Into the Never: Nine Inch Nails and the Creation of Downward Spiral

Thank you to Netgalley for providing me with this book in exchange for my honest opinion. This book is available now.

Full of information, speculation, and a fair amount of geeking out, this book nonetheless failed to keep my attention. Pretty much everyone over a certain age knows who Nine Inch Nails is. It was one of my “angry” go-to bands for the longest time, and I still listen to their music on a semi-regular basis. Whether it’s your cup of tea or not, I think everyone can agree that NIN did things with music that hadn’t been done before. The subject of the book is an interesting one.

Author Adam Stein went deep down the proverbial rabbit hole with this book. He pulled out quotes from years ago, found new points of view, and dug up information that painted an introspective and profound picture of Trent Reznor (founder and singer of NIN) and his emotional state when Downward Spiral was being created. He also waxed enthusiastic over NIN and every move made by Reznor. That enthusiasm made the book much more relatable. It’s difficult to be interested in a subject that the author cares nothing about, so his interest made this book fascinating.

Unlike many such books, Into the Never focused on the artist through the lens of his art, instead of the other way around. The author took a very song-by-song breakdown approach toward the latter half of the book, and made connections that I certainly wouldn’t have known to make. Reznor’s thoughts on faith, religion, and the human condition were both fascinating and sometimes unsettling. While I personally don’t agree much with Reznor’s viewpoints, it was engrossing to read them.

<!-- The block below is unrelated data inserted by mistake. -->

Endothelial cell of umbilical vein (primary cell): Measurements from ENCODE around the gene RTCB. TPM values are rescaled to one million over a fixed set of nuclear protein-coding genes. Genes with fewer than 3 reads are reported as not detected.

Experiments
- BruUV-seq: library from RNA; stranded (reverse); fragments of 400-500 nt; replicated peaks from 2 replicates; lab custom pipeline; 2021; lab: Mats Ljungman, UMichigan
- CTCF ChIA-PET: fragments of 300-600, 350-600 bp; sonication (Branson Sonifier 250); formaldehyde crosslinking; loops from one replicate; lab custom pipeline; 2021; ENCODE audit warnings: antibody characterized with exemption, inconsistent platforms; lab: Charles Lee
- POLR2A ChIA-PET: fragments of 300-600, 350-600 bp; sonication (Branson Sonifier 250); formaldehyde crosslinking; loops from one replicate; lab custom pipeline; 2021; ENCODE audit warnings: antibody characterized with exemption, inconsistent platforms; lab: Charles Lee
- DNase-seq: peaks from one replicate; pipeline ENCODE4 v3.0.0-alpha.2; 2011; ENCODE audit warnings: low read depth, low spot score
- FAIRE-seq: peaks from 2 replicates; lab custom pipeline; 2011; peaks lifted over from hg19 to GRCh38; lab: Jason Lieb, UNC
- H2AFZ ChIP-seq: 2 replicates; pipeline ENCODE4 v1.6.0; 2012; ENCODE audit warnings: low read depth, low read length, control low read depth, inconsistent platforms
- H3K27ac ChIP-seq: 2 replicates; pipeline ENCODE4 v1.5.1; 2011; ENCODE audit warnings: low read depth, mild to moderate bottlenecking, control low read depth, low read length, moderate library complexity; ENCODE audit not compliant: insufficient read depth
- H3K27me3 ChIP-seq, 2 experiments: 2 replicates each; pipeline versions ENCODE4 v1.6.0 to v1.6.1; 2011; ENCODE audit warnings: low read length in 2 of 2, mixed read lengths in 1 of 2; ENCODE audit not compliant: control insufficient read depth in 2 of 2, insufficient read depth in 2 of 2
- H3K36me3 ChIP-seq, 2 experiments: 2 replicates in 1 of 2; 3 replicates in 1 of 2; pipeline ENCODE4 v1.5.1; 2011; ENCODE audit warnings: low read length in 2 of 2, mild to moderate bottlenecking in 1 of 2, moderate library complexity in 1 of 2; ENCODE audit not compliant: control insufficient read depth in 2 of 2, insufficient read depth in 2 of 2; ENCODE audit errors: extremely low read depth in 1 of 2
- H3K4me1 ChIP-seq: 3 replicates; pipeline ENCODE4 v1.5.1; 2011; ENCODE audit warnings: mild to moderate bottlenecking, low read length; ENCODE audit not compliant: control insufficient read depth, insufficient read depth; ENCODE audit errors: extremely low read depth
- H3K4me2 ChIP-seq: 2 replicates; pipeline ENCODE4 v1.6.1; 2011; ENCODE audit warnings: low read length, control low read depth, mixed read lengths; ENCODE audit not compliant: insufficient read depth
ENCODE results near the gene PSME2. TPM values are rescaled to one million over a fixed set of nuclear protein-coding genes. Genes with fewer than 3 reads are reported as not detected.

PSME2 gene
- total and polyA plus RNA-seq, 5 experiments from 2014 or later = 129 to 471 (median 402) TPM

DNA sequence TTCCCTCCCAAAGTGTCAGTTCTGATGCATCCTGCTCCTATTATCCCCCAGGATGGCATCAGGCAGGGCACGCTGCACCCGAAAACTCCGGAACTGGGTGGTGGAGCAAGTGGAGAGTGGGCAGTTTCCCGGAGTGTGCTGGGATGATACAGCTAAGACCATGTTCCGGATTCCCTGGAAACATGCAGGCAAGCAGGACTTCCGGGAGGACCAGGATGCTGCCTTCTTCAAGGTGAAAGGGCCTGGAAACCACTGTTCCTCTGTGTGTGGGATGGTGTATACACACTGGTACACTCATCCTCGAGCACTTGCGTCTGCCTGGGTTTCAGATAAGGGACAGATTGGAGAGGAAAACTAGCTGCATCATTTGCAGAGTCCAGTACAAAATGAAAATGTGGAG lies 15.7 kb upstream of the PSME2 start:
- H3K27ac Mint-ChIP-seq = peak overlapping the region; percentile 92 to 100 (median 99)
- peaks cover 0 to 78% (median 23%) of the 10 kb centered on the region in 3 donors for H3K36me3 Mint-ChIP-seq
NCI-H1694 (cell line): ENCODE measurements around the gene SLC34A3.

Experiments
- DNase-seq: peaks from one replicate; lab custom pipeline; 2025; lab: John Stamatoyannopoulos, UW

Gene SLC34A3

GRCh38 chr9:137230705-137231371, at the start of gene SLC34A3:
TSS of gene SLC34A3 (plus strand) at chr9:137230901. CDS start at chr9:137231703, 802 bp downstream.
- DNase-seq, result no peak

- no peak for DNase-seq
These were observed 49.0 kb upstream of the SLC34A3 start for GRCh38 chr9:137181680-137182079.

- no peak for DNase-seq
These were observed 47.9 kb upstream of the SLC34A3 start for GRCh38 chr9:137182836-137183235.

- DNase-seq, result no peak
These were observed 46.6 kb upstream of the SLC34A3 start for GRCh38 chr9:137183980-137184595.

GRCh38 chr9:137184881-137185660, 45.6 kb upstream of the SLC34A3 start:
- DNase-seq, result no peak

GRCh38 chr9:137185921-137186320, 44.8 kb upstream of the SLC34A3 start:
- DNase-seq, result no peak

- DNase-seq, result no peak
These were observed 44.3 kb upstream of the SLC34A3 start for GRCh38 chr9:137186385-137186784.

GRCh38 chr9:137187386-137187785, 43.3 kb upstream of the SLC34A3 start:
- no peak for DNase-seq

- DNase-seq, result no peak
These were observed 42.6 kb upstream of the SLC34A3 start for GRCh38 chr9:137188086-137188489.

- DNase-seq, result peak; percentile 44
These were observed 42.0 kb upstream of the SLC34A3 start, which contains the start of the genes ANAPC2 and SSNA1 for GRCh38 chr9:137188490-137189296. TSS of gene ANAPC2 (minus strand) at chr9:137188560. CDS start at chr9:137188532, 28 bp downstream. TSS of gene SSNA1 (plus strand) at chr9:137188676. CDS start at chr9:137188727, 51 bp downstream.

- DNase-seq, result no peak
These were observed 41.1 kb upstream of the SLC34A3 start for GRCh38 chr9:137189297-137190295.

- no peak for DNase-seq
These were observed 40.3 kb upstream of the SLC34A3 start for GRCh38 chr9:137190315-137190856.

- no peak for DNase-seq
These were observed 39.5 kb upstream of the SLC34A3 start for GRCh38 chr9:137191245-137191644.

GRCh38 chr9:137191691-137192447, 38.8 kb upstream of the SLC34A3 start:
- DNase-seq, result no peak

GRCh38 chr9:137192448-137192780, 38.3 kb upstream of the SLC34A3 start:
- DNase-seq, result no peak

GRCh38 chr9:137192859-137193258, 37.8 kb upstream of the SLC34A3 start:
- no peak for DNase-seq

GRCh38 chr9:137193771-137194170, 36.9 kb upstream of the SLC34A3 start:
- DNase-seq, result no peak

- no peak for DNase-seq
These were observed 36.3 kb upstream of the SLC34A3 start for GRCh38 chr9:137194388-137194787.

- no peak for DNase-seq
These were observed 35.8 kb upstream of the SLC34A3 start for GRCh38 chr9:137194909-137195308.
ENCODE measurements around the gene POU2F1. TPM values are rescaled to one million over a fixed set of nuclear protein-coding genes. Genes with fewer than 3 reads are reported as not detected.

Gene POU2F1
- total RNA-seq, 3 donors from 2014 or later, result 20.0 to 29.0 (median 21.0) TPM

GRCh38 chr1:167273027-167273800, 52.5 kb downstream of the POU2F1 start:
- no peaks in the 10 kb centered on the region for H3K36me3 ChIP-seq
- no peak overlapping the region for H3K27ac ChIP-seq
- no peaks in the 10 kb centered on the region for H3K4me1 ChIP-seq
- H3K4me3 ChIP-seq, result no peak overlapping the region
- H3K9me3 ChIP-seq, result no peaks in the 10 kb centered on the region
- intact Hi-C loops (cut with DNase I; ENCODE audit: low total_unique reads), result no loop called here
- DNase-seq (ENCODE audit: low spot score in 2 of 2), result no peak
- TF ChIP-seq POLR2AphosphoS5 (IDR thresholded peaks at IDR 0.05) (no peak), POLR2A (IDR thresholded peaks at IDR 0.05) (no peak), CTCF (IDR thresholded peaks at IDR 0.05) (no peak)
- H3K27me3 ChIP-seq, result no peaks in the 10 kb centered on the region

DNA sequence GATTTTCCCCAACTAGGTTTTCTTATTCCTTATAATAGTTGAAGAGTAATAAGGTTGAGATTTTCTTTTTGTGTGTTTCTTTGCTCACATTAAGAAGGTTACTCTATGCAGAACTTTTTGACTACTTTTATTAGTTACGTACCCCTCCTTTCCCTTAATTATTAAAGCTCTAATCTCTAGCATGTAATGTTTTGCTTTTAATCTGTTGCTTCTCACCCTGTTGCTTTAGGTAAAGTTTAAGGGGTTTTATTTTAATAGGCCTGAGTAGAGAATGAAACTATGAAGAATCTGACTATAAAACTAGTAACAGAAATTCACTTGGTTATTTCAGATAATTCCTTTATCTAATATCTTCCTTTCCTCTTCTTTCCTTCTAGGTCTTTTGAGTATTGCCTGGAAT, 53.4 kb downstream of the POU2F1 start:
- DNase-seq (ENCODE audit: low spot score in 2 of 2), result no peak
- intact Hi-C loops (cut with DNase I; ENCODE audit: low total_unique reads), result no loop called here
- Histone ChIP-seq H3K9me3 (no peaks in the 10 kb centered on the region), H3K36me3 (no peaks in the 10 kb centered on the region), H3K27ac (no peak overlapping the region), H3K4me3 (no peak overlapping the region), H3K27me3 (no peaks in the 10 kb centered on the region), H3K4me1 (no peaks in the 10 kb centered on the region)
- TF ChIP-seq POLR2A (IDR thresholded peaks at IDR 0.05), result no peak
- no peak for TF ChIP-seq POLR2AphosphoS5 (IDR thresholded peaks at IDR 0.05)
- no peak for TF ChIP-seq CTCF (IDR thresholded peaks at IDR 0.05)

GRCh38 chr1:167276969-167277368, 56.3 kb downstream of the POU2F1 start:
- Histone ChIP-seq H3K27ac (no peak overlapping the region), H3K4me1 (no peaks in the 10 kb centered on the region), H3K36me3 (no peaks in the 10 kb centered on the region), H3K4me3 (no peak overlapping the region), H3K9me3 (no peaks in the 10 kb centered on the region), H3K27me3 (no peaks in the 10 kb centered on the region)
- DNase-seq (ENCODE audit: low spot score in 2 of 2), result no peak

Unfortunately, about halfway through, the author’s extreme love of NIN became a little grating. I felt that the author’s enthusiasm started to cloud the point of the book a little bit. It would be that way with anything written by an extreme fan, though. There’s that moment where it becomes a bit much for “normal people” (aka, people who don’t have driving obsessions). For example, you don’t want to discuss Firefly with me unless you’ve cleared your schedule because I’ll go from Firefly to the actors’ continued careers, and segue into the epicacity (I’m over here making up words now) of Nathan Fillion’s mustache. See? There’s always that point where the excitement needs to be reined in, or at least given direction.

I have a feeling that I would have enjoyed this book much more if I’d taken longer to read it, maybe even putting it down to read something cheerful in-between parts. It’s interesting, but also a bit too much at times. It started out strong and I wanted to love it, but this book ends up getting something closer to a “meh” from me.

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